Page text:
Jules Verne Trophy
15h 50′ 22”: Groupama 3 set off from off the Créac’h lighthouse (Ushant Finistère) in a good NW’ly breeze and big seas. Franck Cammas and his nine crew will have to be back from their circumnavigation of the globe spanning over 24,000 miles, prior to the morning of 26th December…
A granulated sky, gusts, intermittent showers, setting sun, big Atlantic swell, squalls, breaking waves: here we have the setting for this latest departure to gain a new reference time in the Jules Verne Trophy, the round the world record held by Bruno Peyron and his crew since 2005 (50d 16h 20m). Groupama 3 left the pontoon of the port of Le Château in Brest, NW France this Thursday 5th November at 1300 hours before a warm crowd of locals and the crew’s families, which came out as far as the Petit Minou lighthouse to bid them farewell. Under two-reefed mainsail and a small jib, Groupama 3 then released her tow at 1400 hours and headed out to sea in a building swell… As such the giant trimaran had to put in a few tacks to get to the North of Ushant before setting the clock running at 15h 50′ 22” UT.
A muscly introduction
The NW’ly wind associated with the low, which passed over Brittany on Wednesday, was still very active: the stormy sky with its cumulonimbus was generating a twenty to twenty-five knot breeze, gusting to over thirty-five knots… Above all though, the seas were hard at the exit from the English Channel with waves of nearly seven metres offshore! As such conditions weren’t ideal for the start, but the next stage in the programme is highly favourable, once the crew reaches the Portuguese coast. As a result, for half a day, Franck Cammas and his nine crew are likely to be tackling beam winds and may even have to sail close-hauled for a few hours…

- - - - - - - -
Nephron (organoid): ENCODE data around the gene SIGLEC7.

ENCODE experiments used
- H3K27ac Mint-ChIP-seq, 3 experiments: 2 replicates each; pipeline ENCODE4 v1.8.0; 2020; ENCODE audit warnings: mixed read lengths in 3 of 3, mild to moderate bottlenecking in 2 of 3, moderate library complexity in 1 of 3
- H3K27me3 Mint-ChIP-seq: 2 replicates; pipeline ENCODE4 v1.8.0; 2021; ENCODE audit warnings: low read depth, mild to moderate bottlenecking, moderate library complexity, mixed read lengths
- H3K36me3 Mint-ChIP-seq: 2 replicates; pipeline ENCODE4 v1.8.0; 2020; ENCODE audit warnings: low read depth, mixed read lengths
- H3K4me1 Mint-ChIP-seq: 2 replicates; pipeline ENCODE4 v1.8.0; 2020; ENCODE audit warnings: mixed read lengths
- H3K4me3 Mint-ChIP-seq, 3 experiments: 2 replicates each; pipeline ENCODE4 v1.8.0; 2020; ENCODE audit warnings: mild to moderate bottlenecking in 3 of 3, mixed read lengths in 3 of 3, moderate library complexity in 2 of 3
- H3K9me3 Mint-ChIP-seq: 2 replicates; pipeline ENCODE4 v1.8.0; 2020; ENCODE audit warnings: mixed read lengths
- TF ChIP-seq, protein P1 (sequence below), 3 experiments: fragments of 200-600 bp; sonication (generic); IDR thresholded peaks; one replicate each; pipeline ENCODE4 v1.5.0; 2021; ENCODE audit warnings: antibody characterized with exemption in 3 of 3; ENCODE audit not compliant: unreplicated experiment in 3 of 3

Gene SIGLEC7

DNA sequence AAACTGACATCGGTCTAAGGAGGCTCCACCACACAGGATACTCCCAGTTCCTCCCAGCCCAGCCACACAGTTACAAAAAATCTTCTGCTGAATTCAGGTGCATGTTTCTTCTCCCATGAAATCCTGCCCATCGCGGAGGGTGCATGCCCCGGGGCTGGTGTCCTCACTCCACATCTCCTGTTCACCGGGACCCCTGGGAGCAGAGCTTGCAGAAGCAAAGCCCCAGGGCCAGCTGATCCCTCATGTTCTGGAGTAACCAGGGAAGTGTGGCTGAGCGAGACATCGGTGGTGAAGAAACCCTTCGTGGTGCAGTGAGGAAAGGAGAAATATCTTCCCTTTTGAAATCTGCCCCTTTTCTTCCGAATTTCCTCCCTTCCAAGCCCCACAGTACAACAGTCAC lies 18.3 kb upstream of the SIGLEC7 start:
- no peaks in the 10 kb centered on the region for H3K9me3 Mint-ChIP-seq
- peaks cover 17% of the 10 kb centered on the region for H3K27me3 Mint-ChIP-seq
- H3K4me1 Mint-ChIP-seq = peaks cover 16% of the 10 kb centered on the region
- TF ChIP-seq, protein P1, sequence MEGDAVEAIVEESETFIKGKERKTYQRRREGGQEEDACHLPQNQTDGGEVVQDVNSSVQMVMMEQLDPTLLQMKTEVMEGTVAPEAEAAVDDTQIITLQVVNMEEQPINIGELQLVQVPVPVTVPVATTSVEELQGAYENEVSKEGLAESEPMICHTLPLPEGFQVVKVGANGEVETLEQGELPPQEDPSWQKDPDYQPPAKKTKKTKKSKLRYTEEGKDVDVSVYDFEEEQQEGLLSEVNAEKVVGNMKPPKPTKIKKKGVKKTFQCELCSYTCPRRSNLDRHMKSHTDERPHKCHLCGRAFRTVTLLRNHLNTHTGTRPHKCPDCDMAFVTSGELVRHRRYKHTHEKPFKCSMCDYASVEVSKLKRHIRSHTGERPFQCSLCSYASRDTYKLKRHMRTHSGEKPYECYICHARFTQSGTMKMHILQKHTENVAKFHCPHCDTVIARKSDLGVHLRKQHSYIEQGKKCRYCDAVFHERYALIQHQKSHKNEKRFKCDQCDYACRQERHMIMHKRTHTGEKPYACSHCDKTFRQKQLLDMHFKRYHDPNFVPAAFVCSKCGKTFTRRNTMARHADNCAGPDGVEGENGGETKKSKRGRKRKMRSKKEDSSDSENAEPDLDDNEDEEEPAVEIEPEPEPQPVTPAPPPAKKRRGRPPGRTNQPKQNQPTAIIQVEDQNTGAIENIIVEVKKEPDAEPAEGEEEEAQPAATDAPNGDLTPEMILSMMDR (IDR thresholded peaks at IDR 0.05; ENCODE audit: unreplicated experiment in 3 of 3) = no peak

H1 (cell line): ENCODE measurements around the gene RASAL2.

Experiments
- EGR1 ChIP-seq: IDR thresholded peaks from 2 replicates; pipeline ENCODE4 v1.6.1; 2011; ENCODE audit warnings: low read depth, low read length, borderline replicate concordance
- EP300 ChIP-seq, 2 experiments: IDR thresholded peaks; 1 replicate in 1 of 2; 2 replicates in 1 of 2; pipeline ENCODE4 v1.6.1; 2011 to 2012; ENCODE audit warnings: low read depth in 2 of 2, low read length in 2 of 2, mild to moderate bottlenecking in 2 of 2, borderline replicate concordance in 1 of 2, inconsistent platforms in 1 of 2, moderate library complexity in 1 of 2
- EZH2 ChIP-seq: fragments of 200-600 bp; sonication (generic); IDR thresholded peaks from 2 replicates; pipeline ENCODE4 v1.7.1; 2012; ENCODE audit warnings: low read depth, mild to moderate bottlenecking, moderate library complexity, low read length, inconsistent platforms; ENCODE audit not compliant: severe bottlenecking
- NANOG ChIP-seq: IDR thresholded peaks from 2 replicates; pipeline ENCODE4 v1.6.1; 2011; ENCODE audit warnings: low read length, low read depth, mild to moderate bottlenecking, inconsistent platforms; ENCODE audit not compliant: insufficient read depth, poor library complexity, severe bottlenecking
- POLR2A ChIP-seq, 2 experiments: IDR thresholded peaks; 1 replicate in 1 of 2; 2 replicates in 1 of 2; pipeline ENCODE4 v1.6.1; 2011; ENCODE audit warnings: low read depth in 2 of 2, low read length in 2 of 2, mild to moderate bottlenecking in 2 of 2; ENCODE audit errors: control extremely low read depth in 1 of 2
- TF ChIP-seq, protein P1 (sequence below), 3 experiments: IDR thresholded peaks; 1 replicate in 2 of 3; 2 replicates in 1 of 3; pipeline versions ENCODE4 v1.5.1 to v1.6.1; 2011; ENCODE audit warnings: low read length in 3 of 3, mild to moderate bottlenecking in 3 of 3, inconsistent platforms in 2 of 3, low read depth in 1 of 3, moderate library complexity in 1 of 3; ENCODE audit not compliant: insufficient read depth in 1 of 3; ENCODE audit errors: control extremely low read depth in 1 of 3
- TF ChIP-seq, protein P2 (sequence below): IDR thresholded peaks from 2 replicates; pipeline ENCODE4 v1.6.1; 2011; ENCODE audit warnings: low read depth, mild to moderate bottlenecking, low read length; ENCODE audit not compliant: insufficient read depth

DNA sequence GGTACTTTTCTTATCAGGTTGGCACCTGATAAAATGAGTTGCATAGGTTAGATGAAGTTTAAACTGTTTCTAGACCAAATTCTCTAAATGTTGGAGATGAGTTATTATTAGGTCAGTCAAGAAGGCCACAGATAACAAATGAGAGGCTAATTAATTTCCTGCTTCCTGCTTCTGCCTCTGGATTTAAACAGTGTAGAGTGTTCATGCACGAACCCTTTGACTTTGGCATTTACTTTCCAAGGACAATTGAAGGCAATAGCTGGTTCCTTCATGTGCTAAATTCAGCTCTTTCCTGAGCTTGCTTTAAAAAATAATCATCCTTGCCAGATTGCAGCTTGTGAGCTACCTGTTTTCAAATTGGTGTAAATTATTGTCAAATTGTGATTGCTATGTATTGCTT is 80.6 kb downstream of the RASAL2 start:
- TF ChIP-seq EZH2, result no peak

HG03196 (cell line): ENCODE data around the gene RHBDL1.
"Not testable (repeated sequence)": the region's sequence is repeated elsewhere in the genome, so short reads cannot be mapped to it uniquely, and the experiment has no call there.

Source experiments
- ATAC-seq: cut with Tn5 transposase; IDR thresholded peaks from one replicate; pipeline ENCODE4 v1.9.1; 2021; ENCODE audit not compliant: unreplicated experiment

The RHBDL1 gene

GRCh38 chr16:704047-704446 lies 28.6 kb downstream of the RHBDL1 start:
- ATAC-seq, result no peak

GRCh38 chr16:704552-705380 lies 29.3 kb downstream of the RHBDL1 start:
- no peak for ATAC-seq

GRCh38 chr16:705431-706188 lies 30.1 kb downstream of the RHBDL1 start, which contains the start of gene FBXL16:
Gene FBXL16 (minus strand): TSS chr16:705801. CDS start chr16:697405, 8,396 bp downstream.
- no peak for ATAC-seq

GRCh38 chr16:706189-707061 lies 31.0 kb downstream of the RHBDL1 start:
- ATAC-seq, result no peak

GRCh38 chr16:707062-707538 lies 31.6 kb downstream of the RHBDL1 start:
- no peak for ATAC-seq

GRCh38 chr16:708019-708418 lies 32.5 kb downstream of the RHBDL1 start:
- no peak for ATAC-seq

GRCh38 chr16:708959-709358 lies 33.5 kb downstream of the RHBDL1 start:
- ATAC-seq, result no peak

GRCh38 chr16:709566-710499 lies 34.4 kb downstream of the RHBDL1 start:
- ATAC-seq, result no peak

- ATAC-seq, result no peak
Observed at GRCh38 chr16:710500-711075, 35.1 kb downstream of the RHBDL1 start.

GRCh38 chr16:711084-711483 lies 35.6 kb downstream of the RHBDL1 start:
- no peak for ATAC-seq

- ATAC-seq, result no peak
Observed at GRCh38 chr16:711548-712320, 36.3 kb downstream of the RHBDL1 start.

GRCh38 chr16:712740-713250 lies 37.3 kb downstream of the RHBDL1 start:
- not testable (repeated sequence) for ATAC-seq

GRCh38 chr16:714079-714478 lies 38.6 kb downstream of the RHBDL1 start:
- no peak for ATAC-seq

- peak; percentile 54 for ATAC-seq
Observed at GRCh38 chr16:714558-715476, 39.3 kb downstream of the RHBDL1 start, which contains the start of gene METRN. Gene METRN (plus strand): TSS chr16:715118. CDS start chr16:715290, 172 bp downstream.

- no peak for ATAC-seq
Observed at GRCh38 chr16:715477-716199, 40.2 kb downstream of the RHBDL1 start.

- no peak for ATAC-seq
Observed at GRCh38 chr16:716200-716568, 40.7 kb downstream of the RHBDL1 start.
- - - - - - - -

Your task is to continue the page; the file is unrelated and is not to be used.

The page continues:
“We’re going to set off under reduced sail to get free of the continental shelf. After that this NW’ly wind will shift round to the West for three hours at which point we’ll have to sail close-hauled. It’s not the ideal scenario for starting out, however the weather window is pretty favourable after that. In fact, from tomorrow lunchtime, Friday, Groupama 3 should already be sailing along the coast of Portugal. At that stage we’ll hit some N’ly and then NE’ly winds, which are set to accompany us to the archipelago of Cape Verde” indicated Franck Cammas a few minutes after leaving the pontoon.
The crew didn’t appear to be concerned about this choppy introduction to proceedings: being in a position to head out early in the season, not to have to hang around waiting for a favourable “firing window”, just after a preparation session in the mountains at the end of October, and knowing that the aim of the record is for the crew to be back before Christmas, all makes for a serene departure.”We’re going to be shaken about at the exit from the English Channel because the seas are big, but that makes for a good introduction before we slip southwards. It’ll be hot from this weekend, we’ll be at the equator in the middle of next week and the Southern Atlantic appears to be willing to enable us a swift passage”> explained Lionel Lemonchois.
As such Groupama 3 must cross the finish line off Ushant before 26th December at 08h 09′ 26” (UT)…
A tour of the weather
“Groupama 3 is setting off as the NW’ly wind is easing slightly to 25 knots with gusts at 35 knots and a reduction in the number of squalls: the storms have dissipated. Nevertheless, it is important to remain prudent as the big seas are set to last for a few more hours yet, due largely to a big NW’ly swell. The crew will have to deal with these tricky conditions right the way across the Bay of Biscay, because although the wind will continue to ease and it will be less gusty, there will still be big seas until Friday morning. As such the exit from the Bay of Biscay will be all the trickier as a result of a cold front moving in from the West, which will come face to face with Franck Cammas and his crew in the second part of the night. The approach of this front will cause the wind to shift round to the West as it becomes less steady, before clocking back round to the NW again on Friday morning. The main reason that Franck Cammas and his crew have opted to tackle such conditions is in order to be in a position to exploit some much more favourable conditions further along the track, in particular those level with the NE’ly tradewinds off Portugal and further to the South”. Sylvain Mondon from Météo France